Secondly Amazon doesn't have complete control over the pricing of some of things is sells (music, books, Apps, downloadable videos) The pricing level is set by the market and/or the content owners. Most of these items are also available for purchase without a Kindle Fire and therefore Amazon can't raise the price for Kindle owners. Because of this there isn't an easy way to add in extra margin to cover the cost of the tablets.

    I'm sure that the guys at Amazon have done their sums and think it makes sense. My guess is that it's more complex than the console model and Amazon's aim is to make their platform 'stickier’. If you have a Kindle tablet then you are likely to spend more money, more regularly with Amazon.
     
  13. urkel macrumors 68030

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    Nov 3, 2008
    #13
    oh boy, here we go. apple has a legitimate contender and the insecure superfans start gloating over misinformation from the same analysts that they regularly scoff at.
     
  14. Mac.World macrumors 68000

    Mac.World

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    #14
    The Fire is an ereader+. It is designed to be an Amazon catalog and an ereader, with the one added feature of being able to surf the web. That's pretty much it. And with only 8gb of onboard storage it's not for those wanting to store lots of apps, games, music or videos, you know to take with you on the go. It's also not great for reading outdoors.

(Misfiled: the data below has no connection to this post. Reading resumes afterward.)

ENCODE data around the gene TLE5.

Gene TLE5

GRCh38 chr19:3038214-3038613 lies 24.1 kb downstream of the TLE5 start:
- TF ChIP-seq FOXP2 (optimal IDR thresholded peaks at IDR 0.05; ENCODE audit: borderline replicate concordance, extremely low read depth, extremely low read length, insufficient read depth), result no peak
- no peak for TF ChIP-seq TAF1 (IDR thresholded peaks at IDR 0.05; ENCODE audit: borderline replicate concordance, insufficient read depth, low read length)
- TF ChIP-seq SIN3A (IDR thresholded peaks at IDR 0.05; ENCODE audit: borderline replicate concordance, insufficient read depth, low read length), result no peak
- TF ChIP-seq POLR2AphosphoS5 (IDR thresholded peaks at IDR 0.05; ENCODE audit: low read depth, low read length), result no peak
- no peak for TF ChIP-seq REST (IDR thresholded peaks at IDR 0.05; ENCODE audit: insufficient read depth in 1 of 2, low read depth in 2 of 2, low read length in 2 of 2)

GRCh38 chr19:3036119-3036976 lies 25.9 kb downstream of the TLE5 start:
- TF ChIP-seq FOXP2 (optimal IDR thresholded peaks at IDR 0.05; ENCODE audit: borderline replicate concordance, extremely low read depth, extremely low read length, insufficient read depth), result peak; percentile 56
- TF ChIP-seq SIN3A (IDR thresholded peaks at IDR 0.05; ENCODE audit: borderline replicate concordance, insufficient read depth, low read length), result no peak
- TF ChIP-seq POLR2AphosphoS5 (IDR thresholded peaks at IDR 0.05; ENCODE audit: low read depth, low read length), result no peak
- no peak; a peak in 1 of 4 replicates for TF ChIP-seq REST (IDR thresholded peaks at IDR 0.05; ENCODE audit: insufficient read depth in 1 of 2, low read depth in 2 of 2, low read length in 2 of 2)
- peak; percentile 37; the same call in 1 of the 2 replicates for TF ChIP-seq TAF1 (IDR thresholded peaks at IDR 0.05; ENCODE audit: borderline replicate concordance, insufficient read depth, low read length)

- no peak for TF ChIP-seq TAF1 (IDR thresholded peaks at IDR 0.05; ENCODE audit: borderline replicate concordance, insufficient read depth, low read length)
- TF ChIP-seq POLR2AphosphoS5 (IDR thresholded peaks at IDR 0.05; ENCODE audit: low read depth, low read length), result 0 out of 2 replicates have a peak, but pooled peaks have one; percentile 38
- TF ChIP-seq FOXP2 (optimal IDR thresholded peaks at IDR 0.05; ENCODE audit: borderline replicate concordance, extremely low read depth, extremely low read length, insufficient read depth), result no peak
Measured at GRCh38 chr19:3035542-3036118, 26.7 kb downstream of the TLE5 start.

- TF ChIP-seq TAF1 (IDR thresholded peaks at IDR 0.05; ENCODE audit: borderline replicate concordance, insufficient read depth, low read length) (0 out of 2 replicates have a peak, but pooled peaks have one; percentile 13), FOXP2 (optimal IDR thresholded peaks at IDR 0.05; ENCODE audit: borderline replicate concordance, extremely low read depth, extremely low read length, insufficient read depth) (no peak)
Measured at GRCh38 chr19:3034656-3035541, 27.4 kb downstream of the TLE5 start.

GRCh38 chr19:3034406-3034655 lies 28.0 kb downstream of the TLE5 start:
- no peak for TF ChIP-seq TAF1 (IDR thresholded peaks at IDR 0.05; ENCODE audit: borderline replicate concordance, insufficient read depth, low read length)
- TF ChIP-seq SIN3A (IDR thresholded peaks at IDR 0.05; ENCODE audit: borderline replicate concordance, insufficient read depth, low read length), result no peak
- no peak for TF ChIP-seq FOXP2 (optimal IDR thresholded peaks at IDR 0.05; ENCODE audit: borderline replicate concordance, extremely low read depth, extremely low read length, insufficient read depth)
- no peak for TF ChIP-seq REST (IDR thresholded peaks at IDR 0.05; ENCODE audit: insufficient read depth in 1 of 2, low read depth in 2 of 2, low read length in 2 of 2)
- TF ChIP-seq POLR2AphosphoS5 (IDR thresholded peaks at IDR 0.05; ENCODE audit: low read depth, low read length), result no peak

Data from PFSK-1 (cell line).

So who will buy this AND keep it? I'm guessing the Fire will have a 16% return rate, after people realize it's not like the iPad at all.
     
  15. palpatine macrumors 68040

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    #15
    ebooks, movies, unique browsing experience, emails, music, and cloud storage for less than half the price of an ipad, and less than an ipod. it is pretty impressive, and will have huge appeal, especially among kids. a parent who would balk at sending their kid to school with an ipad might see this as a much less risky prospect.

    my guess is that it pretty much covers everything most people do on the ipad, so it will be a keeper. i prefer my ipad, but taht's only because the fire doesn't fit my use case (work , reading pdfs, etc).
     
  16. Detrias macrumors member

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    Jan 11, 2011
    #16
    Like another member mentioned there are a few reasons as to why this comparison isn't accurate. The most important being that a console mainly is used for consuming something that otherwise u cant get. Xbox 360 games only play on a 360 so if want it, u NEED an xbox to play one.

    Another key difference is the fact of the product cycle, u can sell at a loss for a while on a device that is gonna last for long (the xbox got 5 years with just mild modifications to it), the fire in the other hand will be outdated by the time it comes out (crippled hardware to lower price) so by the end of the first year an updated model will have to come giving it a really small window to make up for the loss and make a profit on top of that. Also the fire doesn't have anything "exclusive" to it and if its really being sold at a loss then all i can say is that it probably wont fare well with them.